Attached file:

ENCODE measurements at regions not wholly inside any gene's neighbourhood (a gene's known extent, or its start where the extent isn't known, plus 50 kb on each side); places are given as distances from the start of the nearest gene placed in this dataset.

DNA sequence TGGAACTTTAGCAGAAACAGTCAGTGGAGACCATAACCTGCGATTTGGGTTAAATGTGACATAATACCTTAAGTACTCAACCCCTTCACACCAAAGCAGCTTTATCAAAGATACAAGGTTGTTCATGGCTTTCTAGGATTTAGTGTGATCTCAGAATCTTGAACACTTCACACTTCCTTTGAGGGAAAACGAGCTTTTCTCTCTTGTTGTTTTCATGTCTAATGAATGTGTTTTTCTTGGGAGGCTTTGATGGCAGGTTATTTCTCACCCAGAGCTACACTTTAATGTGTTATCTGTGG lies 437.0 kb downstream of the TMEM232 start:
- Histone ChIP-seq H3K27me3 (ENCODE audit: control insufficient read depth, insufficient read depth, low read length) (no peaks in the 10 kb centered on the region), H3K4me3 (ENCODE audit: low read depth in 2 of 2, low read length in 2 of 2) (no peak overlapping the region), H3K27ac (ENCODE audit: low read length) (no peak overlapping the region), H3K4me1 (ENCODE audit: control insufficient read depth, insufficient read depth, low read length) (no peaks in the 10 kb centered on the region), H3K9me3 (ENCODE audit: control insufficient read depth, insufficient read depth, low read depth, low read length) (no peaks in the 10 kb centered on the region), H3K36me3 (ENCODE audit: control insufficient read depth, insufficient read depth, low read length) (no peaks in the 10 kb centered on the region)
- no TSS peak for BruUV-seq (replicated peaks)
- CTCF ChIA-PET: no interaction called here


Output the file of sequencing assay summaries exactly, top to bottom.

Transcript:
ENCODE measurements at regions not wholly inside any gene's neighbourhood (a gene's known extent, or its start where the extent isn't known, plus 50 kb on each side); places are given as distances from the start of the nearest gene placed in this dataset.

DNA sequence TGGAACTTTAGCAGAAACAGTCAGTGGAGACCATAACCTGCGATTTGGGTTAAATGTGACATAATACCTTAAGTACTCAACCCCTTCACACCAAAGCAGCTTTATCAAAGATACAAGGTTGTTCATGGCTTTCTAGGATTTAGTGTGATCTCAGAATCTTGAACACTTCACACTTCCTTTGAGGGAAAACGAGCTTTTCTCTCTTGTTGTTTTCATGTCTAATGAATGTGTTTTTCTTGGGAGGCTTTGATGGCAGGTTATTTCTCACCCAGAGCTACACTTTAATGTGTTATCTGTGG lies 437.0 kb downstream of the TMEM232 start:
- Histone ChIP-seq H3K27me3 (ENCODE audit: control insufficient read depth, insufficient read depth, low read length) (no peaks in the 10 kb centered on the region), H3K4me3 (ENCODE audit: low read depth in 2 of 2, low read length in 2 of 2) (no peak overlapping the region), H3K27ac (ENCODE audit: low read length) (no peak overlapping the region), H3K4me1 (ENCODE audit: control insufficient read depth, insufficient read depth, low read length) (no peaks in the 10 kb centered on the region), H3K9me3 (ENCODE audit: control insufficient read depth, insufficient read depth, low read depth, low read length) (no peaks in the 10 kb centered on the region), H3K36me3 (ENCODE audit: control insufficient read depth, insufficient read depth, low read length) (no peaks in the 10 kb centered on the region)
- no TSS peak for BruUV-seq (replicated peaks)
- CTCF ChIA-PET: no interaction called here